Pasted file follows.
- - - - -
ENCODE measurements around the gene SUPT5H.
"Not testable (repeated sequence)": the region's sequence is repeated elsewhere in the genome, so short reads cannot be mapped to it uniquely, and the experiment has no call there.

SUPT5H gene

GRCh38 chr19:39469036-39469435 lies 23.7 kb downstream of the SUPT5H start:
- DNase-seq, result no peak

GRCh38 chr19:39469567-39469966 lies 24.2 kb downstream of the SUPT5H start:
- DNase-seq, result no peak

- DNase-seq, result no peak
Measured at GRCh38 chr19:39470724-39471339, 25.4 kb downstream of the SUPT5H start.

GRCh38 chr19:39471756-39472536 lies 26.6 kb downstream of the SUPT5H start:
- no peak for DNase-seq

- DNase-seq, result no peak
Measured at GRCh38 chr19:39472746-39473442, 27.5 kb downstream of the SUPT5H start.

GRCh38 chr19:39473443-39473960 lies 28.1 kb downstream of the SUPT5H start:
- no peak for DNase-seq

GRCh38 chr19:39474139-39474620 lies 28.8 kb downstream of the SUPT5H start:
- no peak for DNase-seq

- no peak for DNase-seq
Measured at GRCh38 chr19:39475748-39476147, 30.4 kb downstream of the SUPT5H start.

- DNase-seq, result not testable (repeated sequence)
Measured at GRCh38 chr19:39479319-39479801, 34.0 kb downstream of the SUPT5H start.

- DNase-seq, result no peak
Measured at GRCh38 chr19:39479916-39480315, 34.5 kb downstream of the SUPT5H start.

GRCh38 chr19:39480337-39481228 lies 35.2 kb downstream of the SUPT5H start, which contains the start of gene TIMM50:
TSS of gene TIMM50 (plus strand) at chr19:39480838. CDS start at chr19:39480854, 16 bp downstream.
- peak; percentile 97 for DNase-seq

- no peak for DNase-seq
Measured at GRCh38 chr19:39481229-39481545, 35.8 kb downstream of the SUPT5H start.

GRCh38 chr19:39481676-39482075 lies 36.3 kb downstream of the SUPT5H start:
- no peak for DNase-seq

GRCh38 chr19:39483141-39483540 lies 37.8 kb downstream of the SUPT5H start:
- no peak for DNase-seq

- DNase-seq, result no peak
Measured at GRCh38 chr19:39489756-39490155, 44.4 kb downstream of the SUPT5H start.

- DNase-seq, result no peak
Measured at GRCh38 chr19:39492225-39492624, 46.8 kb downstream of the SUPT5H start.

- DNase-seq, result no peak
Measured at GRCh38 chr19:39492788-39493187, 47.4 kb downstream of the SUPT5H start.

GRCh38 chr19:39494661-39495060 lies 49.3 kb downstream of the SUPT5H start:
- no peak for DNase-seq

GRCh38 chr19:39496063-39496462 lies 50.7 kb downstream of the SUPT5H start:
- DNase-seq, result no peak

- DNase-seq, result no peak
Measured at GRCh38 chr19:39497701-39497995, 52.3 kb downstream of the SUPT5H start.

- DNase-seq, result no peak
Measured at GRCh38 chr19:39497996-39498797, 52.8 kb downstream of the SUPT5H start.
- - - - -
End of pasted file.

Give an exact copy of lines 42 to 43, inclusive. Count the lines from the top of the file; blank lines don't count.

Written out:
- DNase-seq, result no peak

- DNase-seq, result no peak